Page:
Germany, 'World Champion'
at Spying On Its Own Citizens,
to Monitor Internet Usage
Source: German Alert 97-04-21 (now disappeared)

BONN -- Chancellor Helmut Kohl's government introduced legislation that will allow seamless spying of Internet usage in Germany. The government's "Multimedia Law" means a "massive invasion" into the private lives of Germans, the government's own privacy officials declared.

Online services and Internet Service Providers (ISP's) will be required to provide an array of information about every one of their customers to German police, German intelligence and German administrative agencies.

Among the data that the Kohl government demands:

Names and addresses of all Internet users.
Which services -- web, e-mail, newsgroups -- are used by which Internet users.
Which newsgroups users participate in and which themes they take part in.

Police and government agencies are to establish "user profiles" based upon the data, which will be collected about all online service and Internet users, not only those accused of illegal activity.

The Multimedia Law is to be accompanied by a Cryptography Law that will make it a crime for users to encrypt e-mail messages that can not be read by the government.

Government officials responsible for privacy laws in Germany reacted with horror and disgust at the legislation. Meeting in Munich (18 April), they called the Multimedia Law a "massive attack" against freedom of speech, freedom to hold one's own opinion and freedom of information. Existing German laws are more than sufficient to track down criminals, the privacy officials declared.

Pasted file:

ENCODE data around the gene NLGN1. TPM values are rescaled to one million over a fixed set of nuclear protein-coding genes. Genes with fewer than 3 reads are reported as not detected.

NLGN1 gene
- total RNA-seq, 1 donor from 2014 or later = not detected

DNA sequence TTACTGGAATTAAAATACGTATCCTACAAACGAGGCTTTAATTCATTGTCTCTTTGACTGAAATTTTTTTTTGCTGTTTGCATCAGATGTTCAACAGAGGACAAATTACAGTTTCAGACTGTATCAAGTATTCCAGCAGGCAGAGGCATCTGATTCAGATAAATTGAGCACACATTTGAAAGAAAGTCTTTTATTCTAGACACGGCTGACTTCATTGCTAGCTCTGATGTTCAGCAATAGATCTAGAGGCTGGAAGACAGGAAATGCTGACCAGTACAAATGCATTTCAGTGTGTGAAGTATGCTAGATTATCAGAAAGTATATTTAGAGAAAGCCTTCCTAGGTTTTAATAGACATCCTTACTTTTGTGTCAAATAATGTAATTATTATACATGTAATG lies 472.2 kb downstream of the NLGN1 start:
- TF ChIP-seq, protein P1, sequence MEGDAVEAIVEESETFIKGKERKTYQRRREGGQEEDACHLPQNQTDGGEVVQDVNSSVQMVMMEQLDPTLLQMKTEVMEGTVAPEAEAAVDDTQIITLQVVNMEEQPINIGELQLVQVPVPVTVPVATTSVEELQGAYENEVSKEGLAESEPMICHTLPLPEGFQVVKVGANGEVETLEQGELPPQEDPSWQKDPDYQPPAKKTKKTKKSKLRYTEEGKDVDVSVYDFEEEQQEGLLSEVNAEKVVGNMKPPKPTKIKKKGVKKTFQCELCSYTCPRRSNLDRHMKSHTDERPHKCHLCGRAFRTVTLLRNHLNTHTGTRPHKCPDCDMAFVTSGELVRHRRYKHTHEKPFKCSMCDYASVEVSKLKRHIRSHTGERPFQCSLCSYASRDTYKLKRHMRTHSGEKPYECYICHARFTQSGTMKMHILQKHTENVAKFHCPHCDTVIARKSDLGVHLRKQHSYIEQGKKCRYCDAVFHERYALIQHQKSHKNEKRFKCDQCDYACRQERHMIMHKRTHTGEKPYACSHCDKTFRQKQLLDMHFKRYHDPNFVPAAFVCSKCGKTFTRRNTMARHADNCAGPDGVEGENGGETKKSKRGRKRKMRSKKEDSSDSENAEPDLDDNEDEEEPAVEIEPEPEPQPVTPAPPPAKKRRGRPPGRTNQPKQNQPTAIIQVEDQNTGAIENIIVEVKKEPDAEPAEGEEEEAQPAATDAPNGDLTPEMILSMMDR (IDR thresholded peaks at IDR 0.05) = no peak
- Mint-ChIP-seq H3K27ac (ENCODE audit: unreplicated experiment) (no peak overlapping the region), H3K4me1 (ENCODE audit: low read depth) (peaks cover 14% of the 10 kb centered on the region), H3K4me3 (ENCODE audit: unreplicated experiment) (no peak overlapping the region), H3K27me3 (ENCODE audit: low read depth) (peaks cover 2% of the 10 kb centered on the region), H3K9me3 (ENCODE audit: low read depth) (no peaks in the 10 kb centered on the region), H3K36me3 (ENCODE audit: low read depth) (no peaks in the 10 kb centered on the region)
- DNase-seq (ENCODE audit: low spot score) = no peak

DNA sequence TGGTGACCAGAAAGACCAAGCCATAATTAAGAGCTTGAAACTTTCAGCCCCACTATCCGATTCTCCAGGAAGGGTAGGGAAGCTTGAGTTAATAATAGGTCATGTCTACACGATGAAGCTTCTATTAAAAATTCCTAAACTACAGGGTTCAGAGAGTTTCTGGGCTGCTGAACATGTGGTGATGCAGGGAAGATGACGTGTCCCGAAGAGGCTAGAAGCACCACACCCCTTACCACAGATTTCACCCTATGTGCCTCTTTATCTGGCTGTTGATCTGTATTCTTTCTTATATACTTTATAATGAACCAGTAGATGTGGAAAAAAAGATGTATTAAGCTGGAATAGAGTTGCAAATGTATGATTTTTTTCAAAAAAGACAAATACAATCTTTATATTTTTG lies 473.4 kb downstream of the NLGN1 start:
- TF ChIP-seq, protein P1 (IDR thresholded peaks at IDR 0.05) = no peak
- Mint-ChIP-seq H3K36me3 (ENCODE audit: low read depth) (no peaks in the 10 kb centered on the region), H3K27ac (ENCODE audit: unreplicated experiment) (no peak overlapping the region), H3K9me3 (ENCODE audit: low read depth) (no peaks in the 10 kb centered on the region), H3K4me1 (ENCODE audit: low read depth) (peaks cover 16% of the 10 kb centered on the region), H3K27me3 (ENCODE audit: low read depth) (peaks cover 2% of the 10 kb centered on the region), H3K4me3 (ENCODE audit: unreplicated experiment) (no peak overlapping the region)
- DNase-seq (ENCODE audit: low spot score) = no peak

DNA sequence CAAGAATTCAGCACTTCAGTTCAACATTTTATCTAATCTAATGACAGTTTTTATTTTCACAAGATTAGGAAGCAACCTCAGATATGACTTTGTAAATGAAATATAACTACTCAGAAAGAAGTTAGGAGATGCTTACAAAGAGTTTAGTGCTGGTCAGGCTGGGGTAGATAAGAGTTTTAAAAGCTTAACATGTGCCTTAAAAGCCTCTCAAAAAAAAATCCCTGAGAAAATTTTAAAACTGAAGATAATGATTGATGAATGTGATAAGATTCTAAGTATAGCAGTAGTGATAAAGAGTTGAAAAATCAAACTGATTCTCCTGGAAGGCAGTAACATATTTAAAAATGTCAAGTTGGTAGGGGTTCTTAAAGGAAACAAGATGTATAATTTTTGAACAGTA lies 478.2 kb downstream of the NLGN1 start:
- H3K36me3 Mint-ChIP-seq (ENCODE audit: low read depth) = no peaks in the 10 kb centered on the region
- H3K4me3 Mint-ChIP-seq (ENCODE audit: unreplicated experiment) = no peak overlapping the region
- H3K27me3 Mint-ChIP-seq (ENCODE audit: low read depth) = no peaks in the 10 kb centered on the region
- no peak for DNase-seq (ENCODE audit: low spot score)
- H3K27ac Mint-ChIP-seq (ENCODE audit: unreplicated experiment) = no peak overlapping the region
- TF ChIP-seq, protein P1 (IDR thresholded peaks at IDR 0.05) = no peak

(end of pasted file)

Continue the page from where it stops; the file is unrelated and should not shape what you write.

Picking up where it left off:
Germany is already "world champion" of spying on its citizens because of 1994 legislation which orders government eavesdropping on telephone calls, according to the Berlin state official responsible for privacy, Hansjürgen Garstka. Official German governmental telephone eavesdropping is up nearly 600 percent since less than a decade ago, government stastistics reveal (see chart).

The Multimedia Law was given its first reading in the Bundestag yesterday.

- 19 April 1997

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